For me, though, I still think of Grand Seiko in terms of watches like the 2013-issued reference SBGW047 44GS reedition that I own. You can see that one above and go back in time on our site to read about it. That’s the Grand Seiko I know and love. The stark silvery dial is flawless in every respect and the diamond cut indexes boast a quiet sharpness that shames some of the best from the so-called land of neutrality. Now you’ll tell me that watch is a reissue and a brand has to move on with new ideas. I agree, but then I’d turn your attention to the manual wind SBGW235 that our own Gerard owns. What a stunner!
Rob: I wasn’t going to say that. I love reeditions. And both the SBGW047 and the SBGW235 are stunners. Silver-plated dials are ace. I love my NOMOS Orion De Stijl for that reason. But if you wanted a different example of the top-level craftsmanship from GS I would’ve gone with last year’s Urushi lacquered SBGK005.
Mike: Again, my issue with the Snowflake dials isn’t in their execution. I simply want my Grand Seiko’s to be clean, serious, and flawless. If I want all kinds of surface texture, I’m looking elsewhere or not at all.
Rob: Do you think that any non-flat/smooth texture isn’t serious?
Mike: Y’know it depends. But I’ll tell you this: The GS Snowflake patterning isn’t the only thing that bothers me when it comes to the models we have pictured in this article. The overall dial layout (which they all share) is a cluttered mess.
Rob: Power reserve?
Mike: Exactly. Never is a strong word, but I’d never buy a Grand Seiko with a power reserve indicator on the dial. I’m a huge fan of Spring Drive movements, but I’ve never understood Seiko’s need to plaster such an ungainly reminder onto the front of the dial when we’re talking about a watch that essentially functions as an automatic once it’s on the wrist. I don’t love it on the Spring Drive “Golden Tuna” that I own, but it at least works better on a geeky diver. I just find it uncouth on a dressier watch and the Snowflake just adds more glam to something that’s already busy.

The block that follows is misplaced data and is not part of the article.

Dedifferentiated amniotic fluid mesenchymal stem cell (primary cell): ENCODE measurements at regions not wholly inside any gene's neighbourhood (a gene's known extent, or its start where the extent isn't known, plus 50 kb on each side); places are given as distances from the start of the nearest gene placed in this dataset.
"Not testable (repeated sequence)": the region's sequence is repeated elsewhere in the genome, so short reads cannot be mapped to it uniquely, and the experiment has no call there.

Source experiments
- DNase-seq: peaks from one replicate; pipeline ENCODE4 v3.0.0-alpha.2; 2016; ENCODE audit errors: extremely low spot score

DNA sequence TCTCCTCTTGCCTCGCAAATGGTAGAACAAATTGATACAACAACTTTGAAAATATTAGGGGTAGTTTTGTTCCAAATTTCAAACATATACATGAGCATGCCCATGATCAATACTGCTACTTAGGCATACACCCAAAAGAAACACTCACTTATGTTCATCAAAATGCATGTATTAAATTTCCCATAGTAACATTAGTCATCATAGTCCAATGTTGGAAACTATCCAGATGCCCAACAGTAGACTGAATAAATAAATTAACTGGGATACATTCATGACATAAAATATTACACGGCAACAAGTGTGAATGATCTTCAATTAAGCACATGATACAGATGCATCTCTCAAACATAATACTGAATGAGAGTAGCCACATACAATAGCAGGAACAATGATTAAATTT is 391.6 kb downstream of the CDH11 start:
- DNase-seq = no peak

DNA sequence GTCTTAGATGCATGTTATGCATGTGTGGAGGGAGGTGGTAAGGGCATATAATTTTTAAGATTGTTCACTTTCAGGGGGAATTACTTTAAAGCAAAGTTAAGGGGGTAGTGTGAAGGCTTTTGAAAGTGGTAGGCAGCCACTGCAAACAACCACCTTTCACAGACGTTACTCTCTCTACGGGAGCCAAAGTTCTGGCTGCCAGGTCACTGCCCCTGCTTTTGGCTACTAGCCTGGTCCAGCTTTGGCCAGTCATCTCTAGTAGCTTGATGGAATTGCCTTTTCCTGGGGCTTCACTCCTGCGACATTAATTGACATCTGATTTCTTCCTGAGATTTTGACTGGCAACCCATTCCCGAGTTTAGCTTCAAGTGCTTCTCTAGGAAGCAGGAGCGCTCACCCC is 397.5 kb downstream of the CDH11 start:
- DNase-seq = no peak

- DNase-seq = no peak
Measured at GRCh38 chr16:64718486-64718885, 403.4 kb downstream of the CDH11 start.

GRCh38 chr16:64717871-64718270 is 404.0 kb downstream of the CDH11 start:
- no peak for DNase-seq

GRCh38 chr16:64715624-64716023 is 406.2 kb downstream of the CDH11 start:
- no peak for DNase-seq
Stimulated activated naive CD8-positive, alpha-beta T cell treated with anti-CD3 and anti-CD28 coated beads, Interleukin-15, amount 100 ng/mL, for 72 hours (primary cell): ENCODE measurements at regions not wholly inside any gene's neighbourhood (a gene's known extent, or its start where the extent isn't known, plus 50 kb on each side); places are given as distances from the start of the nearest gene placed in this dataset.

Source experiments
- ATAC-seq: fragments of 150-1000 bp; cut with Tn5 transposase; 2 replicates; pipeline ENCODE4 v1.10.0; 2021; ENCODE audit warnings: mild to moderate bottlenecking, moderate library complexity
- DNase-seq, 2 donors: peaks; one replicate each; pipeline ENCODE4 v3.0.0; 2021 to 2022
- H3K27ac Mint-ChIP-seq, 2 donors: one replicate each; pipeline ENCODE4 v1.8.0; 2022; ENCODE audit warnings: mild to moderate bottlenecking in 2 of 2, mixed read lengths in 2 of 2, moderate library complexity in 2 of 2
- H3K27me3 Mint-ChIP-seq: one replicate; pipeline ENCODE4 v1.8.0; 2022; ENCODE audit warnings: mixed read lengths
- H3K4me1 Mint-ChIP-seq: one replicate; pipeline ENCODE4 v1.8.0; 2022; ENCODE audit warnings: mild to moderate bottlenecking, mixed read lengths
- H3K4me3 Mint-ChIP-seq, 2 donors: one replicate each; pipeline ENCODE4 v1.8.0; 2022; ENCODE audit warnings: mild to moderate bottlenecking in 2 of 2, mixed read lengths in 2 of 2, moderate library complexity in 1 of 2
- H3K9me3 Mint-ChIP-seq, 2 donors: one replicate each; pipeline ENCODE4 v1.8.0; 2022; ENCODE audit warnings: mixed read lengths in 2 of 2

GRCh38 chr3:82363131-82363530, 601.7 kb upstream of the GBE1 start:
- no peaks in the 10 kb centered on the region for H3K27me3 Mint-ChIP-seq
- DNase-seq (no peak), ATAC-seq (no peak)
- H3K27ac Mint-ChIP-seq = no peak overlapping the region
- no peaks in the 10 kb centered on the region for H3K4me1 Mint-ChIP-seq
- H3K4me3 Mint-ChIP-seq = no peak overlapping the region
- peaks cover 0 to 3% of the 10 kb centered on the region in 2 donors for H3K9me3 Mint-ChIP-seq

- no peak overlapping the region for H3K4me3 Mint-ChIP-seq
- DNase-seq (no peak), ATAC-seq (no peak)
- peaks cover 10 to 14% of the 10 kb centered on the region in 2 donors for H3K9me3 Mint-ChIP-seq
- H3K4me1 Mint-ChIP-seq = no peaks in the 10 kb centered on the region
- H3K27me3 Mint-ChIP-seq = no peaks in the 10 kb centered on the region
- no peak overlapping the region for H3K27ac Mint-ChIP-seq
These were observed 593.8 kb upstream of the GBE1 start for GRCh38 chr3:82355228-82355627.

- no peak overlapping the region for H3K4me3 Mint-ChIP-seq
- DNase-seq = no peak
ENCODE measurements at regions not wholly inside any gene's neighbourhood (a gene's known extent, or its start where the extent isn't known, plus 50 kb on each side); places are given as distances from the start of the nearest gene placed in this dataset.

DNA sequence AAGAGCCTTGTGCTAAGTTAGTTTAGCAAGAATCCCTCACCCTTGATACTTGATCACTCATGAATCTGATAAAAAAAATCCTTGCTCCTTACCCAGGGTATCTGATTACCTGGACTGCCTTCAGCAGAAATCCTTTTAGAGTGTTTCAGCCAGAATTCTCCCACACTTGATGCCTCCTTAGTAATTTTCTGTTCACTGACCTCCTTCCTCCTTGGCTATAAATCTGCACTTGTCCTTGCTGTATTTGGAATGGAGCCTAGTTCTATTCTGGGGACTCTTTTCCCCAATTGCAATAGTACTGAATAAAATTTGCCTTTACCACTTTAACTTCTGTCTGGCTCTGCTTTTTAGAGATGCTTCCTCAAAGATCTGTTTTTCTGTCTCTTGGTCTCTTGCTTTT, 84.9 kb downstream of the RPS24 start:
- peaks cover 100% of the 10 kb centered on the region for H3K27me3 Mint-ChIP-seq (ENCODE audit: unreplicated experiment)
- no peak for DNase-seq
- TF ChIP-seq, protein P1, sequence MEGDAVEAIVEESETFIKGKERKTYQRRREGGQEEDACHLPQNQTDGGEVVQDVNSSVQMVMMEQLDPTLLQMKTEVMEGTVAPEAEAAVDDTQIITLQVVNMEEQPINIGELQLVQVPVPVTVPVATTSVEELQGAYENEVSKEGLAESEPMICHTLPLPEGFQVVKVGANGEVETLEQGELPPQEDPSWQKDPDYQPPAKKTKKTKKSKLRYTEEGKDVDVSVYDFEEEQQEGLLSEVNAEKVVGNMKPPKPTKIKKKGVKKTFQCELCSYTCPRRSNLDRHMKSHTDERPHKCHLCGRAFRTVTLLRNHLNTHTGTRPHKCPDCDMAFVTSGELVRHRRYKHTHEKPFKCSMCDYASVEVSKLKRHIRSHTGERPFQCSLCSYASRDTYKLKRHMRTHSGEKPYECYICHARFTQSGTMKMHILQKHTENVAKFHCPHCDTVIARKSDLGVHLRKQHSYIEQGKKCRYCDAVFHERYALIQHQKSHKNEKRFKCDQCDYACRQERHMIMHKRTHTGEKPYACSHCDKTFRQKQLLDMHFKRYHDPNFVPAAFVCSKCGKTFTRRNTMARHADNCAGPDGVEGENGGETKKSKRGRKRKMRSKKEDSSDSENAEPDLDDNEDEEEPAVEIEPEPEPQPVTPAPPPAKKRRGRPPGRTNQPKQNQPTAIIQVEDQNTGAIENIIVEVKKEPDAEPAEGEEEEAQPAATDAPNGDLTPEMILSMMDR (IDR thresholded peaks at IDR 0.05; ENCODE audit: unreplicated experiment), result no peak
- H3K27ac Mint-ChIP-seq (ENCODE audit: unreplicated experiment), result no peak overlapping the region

Rob: I will give you that point specifically. My dream is to see an affordable steel automatic Spring Drive Snowflake without a PR indicator. But my motivation is less to do with cleaning up the design and more to do with getting even more Snowflakey goodness for my money. I’m going to talk to GS about this…
Mike: That’ll be an interesting conversation. Maybe you can give them my number if they want some help designing a real dressy dial. You can call me boring, conservative or perhaps you’ll start calling me “right”! The artisans at Grand Seiko do some amazing work and I’m sure this qualifies as difficult, but it’s not for me. I’ll see your toilet paper comment, and raise you papier-mâché. And I’ll be damned if I’m shelling out big bucks for something that reminds me of being covered in slimy paste. No thanks.
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About the author
Rob’s first exposure to the watch industry was a part-time retail role for the Signet Group at the age of 17. An obsession with watches soon developed. Following an ill-advised BSc in Archaeological Science, he applied for sponsorship to undertake… read more